I’m posting a lot of my work-in-progress to Instagram. If you’d like to check it out follow me there!
The Porcupine Vest is a wearable, spikey body-extension that allows you to take up more space. You can use it to expand your footprint and sometimes your personal expression. Check out the Instructable here: www.instructables.com/id/How-to-Make-a-Porcupine-Vest/
This July I’ll be back in Copenhagen teaching a 1-week Social Wearables class at CIID. Here’s the info:
Last year this workshop was amazingly fun. CIID is a fantastic environment with a great workshop and an amazingly diverse group of students from around the world. For more info on how to sign up, check it out here: http://ciid.dk/education/summer-school/ciid-summer-school-2016/workshops/social-wearables/
Pinky Linkers are physical devices that allow two people who might not know each other very well to experience a physical bond. They are customized to reflect both the size of each individual’s pinky as well as how close each person feels to the other. Check out the Instructable here: http://www.instructables.com/id/Pinky-Linkers/
This version of the Pinky Linkers was prototyped and tested with the Pier 9 Artist-in-Residence cohort in March 2016. Thanks to all the AIRs and Pier 9 staff that contributed data and played the linking game!
ITP Camp is featured in a lovely 6-page spread in the Spring 2016 NYU Alumni Magazine. Check it out here, pages 36-41.
I’m getting settled in at the amazing residency at Autodesk’s Pier 9. This past week we were assigned a mini-group project to help us get warmed up and to get to know each other. I worked with Johan Da Silveira, Jonah Ross-Mars, and Purin Phanichphant to create a Bicycle-Mounted Banana Suspender.
You can check out the Instructable here: http://www.instructables.com/id/Bicycle-Mounted-Banana-Suspender
Last weekend I returned to Brooklyn Shoespace for a 5-hour class on making leather slippers. The bootmaking I did last month was amazing but extremely time-consuming. Now that I’m moving on to thinking about iterative design and how to quickly build some electronics into footwear I thought it might be good to learn how to make something a bit simpler. Slippers turned out to be a great fit. Here’s what we made:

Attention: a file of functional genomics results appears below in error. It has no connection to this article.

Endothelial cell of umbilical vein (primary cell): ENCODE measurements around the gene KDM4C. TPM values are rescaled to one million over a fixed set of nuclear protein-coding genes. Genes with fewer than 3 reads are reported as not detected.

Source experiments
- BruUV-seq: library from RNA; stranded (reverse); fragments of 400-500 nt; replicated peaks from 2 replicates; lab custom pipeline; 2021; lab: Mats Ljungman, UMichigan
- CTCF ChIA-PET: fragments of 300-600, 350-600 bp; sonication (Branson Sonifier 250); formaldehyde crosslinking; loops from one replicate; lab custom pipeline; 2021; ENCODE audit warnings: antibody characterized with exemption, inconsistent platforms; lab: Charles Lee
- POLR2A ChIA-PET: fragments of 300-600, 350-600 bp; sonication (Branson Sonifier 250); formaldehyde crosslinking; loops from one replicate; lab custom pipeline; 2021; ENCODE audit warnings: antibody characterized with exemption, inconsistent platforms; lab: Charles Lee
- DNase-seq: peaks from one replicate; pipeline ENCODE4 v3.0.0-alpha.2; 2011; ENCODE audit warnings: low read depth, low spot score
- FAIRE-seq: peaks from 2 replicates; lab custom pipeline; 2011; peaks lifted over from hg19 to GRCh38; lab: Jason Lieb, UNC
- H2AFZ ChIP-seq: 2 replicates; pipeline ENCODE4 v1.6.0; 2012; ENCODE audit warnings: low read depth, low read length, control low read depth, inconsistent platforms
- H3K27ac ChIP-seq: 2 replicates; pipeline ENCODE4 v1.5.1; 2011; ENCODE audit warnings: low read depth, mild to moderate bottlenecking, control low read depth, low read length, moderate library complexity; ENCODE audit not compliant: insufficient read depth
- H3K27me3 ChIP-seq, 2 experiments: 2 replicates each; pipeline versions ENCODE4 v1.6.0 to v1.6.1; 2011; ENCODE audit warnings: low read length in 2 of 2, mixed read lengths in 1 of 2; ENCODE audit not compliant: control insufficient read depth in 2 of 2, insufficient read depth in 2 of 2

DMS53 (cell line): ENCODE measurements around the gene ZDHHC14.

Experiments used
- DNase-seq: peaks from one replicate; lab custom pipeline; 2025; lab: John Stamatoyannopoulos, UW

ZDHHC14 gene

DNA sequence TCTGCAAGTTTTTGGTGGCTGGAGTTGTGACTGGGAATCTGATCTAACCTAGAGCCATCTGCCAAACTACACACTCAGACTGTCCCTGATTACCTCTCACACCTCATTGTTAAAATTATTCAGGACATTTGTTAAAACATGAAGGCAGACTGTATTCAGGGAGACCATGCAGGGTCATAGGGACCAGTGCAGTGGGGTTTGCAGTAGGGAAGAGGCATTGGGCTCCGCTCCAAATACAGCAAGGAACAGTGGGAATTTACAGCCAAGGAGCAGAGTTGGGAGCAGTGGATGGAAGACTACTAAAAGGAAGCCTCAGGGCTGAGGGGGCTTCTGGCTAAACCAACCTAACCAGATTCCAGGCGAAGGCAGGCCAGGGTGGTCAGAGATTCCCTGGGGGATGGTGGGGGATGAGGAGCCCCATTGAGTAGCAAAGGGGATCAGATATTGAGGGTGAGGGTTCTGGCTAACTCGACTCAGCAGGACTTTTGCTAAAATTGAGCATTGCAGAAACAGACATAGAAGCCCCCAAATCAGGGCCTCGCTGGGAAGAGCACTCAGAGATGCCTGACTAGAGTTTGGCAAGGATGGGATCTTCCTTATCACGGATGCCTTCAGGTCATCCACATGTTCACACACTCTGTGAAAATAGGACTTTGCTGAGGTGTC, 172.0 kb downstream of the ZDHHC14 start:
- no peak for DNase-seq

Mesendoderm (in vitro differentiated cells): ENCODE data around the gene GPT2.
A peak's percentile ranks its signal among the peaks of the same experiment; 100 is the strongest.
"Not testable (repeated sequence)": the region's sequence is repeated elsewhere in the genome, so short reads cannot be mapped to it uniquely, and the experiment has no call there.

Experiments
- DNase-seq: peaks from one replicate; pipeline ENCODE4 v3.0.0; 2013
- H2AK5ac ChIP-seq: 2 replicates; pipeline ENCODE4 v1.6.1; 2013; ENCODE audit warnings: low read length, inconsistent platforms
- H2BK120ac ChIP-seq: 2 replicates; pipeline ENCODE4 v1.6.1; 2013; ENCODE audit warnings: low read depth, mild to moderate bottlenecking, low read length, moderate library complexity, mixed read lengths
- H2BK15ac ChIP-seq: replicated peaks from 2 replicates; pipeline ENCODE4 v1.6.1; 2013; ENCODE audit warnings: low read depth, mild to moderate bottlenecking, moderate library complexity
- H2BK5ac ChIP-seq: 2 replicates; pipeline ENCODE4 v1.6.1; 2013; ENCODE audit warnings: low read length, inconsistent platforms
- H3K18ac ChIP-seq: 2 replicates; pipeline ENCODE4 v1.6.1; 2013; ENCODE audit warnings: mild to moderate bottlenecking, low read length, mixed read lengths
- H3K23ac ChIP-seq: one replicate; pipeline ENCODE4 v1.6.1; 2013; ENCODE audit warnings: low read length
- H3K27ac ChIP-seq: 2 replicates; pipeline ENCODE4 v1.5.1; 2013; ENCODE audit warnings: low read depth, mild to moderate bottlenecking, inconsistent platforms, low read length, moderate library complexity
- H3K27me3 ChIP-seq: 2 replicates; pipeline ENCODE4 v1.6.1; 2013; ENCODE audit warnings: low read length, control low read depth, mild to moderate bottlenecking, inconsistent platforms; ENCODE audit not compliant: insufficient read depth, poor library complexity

The process is fairly straightforward. These are the main steps:
Physical media lives on!
I just received “Electtronica Wearable: Disegna, prototipa e indossa i tuoi vestiti e accessori interattivi” from Amazon.it. It is the Italian translation of my book “Make: Wearable Electronics”. Besides being in Italian, this version also includes a new preface from the lovely Zoe Romano who I got to meet this summer at E-Textile Camp.
I also finally crossed paths with my copy of the “Eyeo 2011-2015” book. It’s quite beautiful. I’m really honored to be included amongst such inspiring and prolific colleagues!
I’ve been on a bit of a workshop binge this Fall. Back in October I took “Leather Working 101” at the Textile Arts Center in Brooklyn. It was a great opportunity flush out my basic knowledge of leather tools and techniques. I’ve picked up bits and pieces from the leatherwork we’ve been doing at Social Body Lab, but this helped to give me a more solid foundation.
A few weeks ago weeks ago I attended a Saturday afternoon workshop on “Natural Dyeing & Foraging” at Manufacture New York. Part of the reason I wanted to go is to get a sneak peak at the Manufacture NY space, but I’ve also been thinking some about dyeing my own materials. Our instructor was Liz Spencer who focuses on ethical dyeing practices. The workshop focused on dyeing with plants found within the nearby region: black walnut, Hopi purple sunflower seeds, coreopsis, and pokeberries.
Besides straight up dyeing we also got to try bundle, resist, and shibori dyeing techniques. Good food for thought for future projects.
Today the boots became boots! The morning started with buffing the parts we dyed last night to make them nice and shiny. Then it was a lot of sanding, gluing, and assembly. It’s amazing how much work it takes to get the shape of the heel to perfectly match the shape of the sole. Once all the pieces were put together it was time to take it off the last – the moment of truth!
The fantastic news is that these boots actually fit. They’re a little tough to get on without a shoe horn and my heels slide up a bit when I walk, but overall they came out way better than I ever expected. It has gotten me excited about learning how to make other kinds of shoes!